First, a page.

After Matthias's accession as Holy Roman Emperor, his policy was dominated by Klesl, who hoped to bring about a compromise between Catholic and Protestant states within the Holy Roman Empire in order to strengthen it. Matthias had already been forced to grant religious concessions to Protestants in Austria and Moravia, as well as in Hungary, when he had allied with them against Rudolf. Matthias imprisoned Georg Keglević who was the Commander-in-chief, General, Vice-Ban of Croatia, Slavonia and Dalmatia and since 1602 Baron in Transylvania, but soon left him free again. At that time the Principality of Transylvania was a fully autonomous area of Hungary, but under the nominal suzerainty of the Ottoman Empire, where it was the time of the Sultanate of Women.
Matthias's conciliatory policies were opposed by the more intransigent Catholic Habsburgs, particularly Matthias's brother Archduke Maximilian, who hoped to secure the succession for the inflexible Catholic Archduke Ferdinand (later Emperor Ferdinand II). The start of the Bohemian Protestant revolt in 1618 provoked Maximilian to imprison Klesl and revise his policies. Matthias, old and ailing, was unable to prevent a takeover by Maximilian's faction. Ferdinand, who had already been crowned King of Bohemia (1617) and of Hungary (1618), succeeded Matthias as Holy Roman Emperor.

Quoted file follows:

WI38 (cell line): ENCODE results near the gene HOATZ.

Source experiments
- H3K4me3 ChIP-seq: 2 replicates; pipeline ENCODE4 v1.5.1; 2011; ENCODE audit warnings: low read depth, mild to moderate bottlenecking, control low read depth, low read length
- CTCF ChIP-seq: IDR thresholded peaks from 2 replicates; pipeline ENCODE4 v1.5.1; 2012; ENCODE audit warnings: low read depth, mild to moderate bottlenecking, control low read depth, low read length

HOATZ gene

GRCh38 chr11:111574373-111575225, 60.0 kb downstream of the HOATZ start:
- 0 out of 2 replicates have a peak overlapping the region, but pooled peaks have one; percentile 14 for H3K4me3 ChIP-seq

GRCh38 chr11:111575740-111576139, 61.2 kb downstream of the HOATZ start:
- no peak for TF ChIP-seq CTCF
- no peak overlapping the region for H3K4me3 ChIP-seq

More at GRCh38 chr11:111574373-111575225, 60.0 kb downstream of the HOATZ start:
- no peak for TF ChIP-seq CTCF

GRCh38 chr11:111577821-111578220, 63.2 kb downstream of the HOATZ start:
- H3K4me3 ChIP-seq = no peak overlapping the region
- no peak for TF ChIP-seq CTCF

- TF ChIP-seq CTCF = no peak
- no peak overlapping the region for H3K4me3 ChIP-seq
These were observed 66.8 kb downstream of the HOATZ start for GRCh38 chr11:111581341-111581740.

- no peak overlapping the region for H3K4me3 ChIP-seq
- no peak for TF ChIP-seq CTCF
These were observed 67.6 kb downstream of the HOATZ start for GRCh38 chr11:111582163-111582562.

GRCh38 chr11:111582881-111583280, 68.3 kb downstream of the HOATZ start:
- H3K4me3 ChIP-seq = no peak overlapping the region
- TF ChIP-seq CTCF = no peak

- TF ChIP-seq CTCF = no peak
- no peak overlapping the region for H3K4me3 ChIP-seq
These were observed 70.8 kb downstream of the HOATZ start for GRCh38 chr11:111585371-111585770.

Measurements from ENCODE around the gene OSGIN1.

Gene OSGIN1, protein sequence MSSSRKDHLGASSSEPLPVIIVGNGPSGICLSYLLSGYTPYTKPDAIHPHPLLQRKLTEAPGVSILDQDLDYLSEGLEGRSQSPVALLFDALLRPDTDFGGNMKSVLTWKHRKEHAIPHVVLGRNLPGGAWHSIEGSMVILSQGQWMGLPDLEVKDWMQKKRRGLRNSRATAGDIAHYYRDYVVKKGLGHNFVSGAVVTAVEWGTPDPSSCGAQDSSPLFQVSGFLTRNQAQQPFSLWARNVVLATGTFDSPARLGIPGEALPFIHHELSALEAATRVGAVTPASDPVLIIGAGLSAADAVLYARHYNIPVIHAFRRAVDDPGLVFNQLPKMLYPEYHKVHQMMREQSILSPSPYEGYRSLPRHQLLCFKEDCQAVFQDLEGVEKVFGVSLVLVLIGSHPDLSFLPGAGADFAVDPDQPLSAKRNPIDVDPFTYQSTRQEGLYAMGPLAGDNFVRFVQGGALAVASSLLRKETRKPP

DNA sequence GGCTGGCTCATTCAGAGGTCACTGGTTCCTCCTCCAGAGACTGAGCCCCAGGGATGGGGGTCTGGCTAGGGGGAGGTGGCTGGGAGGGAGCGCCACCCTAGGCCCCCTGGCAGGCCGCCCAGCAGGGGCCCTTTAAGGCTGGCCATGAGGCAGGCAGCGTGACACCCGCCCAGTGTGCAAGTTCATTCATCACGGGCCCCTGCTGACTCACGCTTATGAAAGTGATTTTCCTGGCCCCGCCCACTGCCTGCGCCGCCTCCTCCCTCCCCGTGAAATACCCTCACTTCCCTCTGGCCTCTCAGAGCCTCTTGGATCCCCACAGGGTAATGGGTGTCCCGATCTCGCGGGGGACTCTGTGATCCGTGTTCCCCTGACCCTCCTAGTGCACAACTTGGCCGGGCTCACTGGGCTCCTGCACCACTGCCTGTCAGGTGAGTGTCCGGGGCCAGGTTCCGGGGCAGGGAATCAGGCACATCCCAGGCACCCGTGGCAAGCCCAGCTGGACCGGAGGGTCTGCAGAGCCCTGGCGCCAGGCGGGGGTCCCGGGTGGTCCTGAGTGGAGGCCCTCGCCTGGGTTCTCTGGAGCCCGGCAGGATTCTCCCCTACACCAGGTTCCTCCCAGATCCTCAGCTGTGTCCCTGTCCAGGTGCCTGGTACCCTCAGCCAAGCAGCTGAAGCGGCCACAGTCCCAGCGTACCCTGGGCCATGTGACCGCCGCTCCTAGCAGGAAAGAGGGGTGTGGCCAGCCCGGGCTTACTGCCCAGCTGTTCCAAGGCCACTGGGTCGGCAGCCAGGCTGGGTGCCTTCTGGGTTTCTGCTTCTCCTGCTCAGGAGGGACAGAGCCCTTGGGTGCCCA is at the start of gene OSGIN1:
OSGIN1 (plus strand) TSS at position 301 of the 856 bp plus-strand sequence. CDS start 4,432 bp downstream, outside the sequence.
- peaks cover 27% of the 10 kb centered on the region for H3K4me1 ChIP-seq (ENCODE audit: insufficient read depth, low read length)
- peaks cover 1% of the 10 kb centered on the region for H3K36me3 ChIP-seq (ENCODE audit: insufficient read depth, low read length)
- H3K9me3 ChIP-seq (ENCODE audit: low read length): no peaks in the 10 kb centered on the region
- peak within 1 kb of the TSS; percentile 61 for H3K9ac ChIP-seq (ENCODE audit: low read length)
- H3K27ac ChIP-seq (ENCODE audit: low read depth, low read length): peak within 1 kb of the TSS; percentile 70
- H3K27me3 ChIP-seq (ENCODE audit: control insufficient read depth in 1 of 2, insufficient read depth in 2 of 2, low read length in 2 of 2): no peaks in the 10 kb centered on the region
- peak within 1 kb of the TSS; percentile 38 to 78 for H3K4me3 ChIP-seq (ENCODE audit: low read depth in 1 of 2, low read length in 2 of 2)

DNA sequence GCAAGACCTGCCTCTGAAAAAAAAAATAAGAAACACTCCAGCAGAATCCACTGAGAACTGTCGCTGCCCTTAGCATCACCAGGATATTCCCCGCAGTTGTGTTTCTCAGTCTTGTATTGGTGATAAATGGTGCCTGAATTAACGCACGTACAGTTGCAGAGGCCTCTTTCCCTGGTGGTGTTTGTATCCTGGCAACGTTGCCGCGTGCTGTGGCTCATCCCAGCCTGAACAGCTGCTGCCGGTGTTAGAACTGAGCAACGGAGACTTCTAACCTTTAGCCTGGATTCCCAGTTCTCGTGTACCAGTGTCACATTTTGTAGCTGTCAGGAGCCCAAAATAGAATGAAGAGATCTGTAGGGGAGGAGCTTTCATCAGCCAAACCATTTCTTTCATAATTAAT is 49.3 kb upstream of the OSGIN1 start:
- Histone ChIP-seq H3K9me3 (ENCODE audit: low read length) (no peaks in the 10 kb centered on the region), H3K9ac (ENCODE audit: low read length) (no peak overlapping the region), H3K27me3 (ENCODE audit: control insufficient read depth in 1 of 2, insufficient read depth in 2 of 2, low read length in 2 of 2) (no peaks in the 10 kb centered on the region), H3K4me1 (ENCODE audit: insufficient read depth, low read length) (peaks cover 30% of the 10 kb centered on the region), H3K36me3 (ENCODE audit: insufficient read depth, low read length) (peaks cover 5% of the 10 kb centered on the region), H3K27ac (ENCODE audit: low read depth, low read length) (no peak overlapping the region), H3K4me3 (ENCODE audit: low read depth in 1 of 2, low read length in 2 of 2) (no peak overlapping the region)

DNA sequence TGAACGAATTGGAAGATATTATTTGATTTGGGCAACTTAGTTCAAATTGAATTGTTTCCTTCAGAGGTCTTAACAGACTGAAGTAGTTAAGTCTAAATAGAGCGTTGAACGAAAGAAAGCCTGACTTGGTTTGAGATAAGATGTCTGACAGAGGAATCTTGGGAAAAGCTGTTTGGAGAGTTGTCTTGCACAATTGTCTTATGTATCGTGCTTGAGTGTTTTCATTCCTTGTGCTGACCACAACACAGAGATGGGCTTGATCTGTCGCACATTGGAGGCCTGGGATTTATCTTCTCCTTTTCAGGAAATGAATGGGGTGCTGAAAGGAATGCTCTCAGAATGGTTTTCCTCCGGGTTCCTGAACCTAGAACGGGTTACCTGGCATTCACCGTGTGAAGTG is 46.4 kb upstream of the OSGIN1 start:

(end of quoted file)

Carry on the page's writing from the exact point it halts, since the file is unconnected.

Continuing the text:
Names in other languages:
|Ancestors of Matthias, Holy Roman Emperor|
Matthias, by the grace of God elected Holy Roman Emperor, forever August, King in Germany, of Hungary, Bohemia, Dalmatia, Croatia, Slavonia, Rama, Serbia, Galicia, Lodomeria, Cumania and Bulgaria, Archduke of Austria, Duke of Burgundy, Brabant, Styria, Carinthia, Carniola, Luxemburg, Württemberg, the Upper and Lower Silesia, Prince of Swabia, Margrave of the Holy Roman Empire, Burgau, Moravia, the Upper and Lower Lusatia, Princely Count of Habsburg, Tyrol, Ferrette, Kyburg, Gorizia, Landgrave of Alsace, Lord of the Wendish March, Pordenone and Salins, etc. etc.
- Matthias (Holy Roman emperor) - Britannica Online Encyclopedia
- Union of Utrecht
- Press, Volker (1990), "Maximilian II.", Neue Deutsche Biographie (NDB) (in German), 16, Berlin: Duncker & Humblot, pp. 471–475; (full text online)
- Wurzbach, Constantin, von, ed. (1861). . Biographisches Lexikon des Kaiserthums Oesterreich [Biographical Encyclopedia of the Austrian Empire] (in German). 7. p. 19 – via Wikisource.
- Wurzbach, Constantin, von, ed. (1861). . Biographisches Lexikon des Kaiserthums Oesterreich [Biographical Encyclopedia of the Austrian Empire] (in German). 7. p. 112 – via Wikisource.
- Chisholm, Hugh, ed. (1911). . Encyclopædia Britannica. 15 (11th ed.). Cambridge University Press.
- Priebatsch, Felix (1908), "Wladislaw II.", Allgemeine Deutsche Biographie (ADB) (in German), 54, Leipzig: Duncker & Humblot, pp. 688–696
- Charles V, Holy Roman Emperor at the Encyclopædia Britannica
- Stephens, Henry Morse (1903). The story of Portugal. G.P. Putnam's Sons. pp. 125, 139, 279. Retrieved 11 July 2018.
- Media related to Matthias, Holy Roman Emperor at Wikimedia Commons
|Wikisource has the text of a 1911 Encyclopædia Britannica article about Matthias.|
Matthias, Holy Roman EmperorBorn: 24 February 1557 Died: 20 March 1619
| King of Bohemia
| King of Hungary and Croatia|
| King in Germany|
| Holy Roman Emperor|
| Archduke of Austria
| Archduke of Further Austria|